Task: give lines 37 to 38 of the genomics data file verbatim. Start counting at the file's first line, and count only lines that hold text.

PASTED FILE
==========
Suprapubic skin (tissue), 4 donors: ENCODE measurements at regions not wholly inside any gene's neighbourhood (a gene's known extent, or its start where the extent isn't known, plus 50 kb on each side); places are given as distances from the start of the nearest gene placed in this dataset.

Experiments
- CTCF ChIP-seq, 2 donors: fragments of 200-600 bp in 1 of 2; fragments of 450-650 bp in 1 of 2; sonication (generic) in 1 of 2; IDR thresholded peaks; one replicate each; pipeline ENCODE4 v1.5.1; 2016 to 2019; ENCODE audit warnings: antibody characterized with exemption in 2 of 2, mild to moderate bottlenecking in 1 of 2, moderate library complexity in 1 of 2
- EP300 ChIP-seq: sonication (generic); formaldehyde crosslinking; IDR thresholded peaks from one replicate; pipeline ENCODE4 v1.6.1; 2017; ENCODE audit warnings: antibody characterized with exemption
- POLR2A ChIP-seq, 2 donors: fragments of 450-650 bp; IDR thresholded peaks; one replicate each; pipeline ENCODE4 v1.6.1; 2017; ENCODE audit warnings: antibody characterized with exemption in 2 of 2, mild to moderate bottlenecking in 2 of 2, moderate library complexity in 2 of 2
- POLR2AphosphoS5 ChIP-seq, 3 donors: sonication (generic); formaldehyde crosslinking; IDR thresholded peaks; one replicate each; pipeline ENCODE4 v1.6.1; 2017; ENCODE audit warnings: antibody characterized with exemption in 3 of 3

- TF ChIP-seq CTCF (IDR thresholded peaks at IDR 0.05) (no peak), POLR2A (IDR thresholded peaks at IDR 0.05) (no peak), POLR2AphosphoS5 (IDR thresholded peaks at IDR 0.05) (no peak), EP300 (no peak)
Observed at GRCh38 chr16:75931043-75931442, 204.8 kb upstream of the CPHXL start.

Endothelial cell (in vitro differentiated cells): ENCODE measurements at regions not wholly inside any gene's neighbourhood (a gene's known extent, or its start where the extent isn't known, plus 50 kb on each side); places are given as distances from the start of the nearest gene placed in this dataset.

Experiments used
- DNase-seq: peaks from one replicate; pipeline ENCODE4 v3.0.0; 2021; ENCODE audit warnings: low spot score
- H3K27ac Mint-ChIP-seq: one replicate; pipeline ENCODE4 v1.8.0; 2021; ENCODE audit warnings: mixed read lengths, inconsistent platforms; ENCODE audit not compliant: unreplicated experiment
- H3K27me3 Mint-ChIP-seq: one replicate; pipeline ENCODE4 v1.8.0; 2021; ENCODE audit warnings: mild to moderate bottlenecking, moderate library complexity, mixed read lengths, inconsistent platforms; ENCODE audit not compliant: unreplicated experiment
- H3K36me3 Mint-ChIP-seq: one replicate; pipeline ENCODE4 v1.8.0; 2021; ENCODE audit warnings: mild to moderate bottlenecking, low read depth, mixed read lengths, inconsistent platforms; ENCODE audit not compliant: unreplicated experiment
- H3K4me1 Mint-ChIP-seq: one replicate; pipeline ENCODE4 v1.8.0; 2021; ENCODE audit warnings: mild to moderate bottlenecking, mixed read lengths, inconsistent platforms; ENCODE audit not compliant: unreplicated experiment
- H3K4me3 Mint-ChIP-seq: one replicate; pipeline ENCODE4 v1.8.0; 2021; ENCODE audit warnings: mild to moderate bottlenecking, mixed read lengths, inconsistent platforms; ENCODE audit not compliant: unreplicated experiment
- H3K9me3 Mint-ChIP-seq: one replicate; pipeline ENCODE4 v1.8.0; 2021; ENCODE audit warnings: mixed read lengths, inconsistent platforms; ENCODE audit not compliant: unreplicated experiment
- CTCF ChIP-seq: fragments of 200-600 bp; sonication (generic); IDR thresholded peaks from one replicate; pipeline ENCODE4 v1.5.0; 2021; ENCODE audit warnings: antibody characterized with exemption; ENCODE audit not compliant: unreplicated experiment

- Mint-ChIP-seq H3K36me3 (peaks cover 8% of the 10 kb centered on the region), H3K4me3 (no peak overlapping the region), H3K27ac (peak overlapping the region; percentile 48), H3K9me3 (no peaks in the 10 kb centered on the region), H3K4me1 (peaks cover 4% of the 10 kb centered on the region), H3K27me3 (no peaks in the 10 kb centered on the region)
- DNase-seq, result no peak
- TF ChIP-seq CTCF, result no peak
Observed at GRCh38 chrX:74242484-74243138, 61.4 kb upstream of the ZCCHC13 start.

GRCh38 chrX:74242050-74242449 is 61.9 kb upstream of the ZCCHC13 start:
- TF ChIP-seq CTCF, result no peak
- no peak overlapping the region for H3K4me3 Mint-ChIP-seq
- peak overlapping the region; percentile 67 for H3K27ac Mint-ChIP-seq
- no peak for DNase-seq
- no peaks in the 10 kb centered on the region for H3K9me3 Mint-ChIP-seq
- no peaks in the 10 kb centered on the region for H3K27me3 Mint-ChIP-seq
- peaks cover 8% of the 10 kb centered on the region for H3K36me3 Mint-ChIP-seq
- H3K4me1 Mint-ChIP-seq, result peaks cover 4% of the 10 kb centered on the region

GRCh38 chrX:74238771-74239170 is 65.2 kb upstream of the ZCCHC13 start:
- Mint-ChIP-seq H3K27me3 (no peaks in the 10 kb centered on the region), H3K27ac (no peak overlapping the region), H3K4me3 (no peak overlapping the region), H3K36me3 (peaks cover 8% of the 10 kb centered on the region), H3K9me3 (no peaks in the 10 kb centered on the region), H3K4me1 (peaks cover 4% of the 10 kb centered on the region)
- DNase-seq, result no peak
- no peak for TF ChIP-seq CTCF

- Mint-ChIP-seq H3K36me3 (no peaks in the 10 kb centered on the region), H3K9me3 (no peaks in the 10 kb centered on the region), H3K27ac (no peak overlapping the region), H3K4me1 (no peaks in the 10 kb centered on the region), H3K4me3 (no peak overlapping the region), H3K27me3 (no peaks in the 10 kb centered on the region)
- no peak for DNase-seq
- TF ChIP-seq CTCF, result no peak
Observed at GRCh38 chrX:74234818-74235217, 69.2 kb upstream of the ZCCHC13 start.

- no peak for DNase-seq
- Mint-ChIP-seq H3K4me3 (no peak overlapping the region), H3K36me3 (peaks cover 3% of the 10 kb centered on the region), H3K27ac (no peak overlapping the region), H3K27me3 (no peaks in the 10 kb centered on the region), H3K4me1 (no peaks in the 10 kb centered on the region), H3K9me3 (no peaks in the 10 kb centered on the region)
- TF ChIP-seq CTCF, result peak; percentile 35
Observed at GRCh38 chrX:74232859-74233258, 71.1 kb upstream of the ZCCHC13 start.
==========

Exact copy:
- no peak for DNase-seq
- TF ChIP-seq CTCF, result no peak